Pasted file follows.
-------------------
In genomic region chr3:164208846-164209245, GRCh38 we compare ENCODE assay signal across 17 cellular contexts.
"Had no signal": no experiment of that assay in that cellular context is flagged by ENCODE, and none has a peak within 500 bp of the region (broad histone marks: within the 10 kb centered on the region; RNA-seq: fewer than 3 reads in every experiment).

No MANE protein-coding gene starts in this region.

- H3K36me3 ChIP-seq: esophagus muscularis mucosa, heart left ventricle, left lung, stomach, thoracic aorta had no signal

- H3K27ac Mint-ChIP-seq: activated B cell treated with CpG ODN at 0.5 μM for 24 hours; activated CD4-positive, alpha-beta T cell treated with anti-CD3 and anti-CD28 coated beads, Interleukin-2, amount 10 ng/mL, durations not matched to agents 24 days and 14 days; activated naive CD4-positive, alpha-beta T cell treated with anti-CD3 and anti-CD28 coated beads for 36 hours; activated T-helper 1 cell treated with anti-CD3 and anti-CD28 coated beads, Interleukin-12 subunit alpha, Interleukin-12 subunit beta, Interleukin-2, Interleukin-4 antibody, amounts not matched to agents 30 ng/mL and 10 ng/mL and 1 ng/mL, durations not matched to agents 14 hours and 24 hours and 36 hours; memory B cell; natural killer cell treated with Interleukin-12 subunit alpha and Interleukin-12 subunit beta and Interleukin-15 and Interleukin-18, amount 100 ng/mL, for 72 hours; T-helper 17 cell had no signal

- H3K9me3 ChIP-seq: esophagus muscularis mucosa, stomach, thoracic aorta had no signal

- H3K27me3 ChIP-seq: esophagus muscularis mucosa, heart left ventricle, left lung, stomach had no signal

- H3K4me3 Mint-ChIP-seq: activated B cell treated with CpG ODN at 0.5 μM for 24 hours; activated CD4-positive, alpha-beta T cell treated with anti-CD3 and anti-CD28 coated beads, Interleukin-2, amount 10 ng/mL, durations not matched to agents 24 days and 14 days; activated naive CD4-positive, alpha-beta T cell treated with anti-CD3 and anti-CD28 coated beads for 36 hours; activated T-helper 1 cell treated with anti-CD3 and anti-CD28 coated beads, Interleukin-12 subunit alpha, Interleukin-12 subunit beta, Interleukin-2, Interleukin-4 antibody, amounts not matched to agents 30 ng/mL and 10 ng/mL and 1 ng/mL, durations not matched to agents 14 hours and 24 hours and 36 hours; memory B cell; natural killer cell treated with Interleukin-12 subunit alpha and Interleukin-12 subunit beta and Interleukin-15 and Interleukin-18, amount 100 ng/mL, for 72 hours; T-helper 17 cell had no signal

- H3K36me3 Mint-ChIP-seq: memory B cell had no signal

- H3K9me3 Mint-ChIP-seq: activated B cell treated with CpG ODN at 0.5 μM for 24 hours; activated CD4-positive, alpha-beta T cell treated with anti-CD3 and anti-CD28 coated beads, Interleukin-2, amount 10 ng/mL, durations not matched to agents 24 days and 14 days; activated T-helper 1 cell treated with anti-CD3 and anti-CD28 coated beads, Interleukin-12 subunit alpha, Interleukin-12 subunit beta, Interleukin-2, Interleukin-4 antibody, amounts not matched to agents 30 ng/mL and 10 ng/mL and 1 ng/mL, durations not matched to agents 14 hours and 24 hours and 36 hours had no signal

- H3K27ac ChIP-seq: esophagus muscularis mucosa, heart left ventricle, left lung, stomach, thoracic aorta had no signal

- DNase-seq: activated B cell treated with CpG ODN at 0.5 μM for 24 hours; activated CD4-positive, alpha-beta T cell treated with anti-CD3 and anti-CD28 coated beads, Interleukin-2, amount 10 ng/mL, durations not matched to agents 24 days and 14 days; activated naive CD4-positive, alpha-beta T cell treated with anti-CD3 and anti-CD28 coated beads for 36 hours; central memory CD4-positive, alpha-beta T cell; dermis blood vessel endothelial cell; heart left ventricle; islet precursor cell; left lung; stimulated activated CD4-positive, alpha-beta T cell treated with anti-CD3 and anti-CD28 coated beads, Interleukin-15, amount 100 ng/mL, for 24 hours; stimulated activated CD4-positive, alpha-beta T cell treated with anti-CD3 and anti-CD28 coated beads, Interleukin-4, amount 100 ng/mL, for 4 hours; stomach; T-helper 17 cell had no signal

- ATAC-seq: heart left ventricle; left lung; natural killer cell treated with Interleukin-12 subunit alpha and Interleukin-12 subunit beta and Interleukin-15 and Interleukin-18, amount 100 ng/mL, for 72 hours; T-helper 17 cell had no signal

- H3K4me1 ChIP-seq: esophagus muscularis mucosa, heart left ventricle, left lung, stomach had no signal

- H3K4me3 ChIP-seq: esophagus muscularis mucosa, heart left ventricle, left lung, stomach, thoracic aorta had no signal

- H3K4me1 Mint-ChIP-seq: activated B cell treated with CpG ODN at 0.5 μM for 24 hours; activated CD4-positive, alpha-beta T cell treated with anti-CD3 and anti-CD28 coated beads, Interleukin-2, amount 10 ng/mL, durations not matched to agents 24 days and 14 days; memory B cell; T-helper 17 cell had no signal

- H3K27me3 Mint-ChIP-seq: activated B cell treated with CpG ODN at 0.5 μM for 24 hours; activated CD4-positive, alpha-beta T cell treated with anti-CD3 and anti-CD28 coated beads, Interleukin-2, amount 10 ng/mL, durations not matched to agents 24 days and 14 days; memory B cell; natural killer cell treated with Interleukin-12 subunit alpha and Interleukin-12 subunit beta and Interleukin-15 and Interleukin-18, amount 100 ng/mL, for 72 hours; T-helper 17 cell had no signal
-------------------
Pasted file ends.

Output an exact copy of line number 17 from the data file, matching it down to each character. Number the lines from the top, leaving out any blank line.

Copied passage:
- H3K27me3 Mint-ChIP-seq: activated B cell treated with CpG ODN at 0.5 μM for 24 hours; activated CD4-positive, alpha-beta T cell treated with anti-CD3 and anti-CD28 coated beads, Interleukin-2, amount 10 ng/mL, durations not matched to agents 24 days and 14 days; memory B cell; natural killer cell treated with Interleukin-12 subunit alpha and Interleukin-12 subunit beta and Interleukin-15 and Interleukin-18, amount 100 ng/mL, for 72 hours; T-helper 17 cell had no signal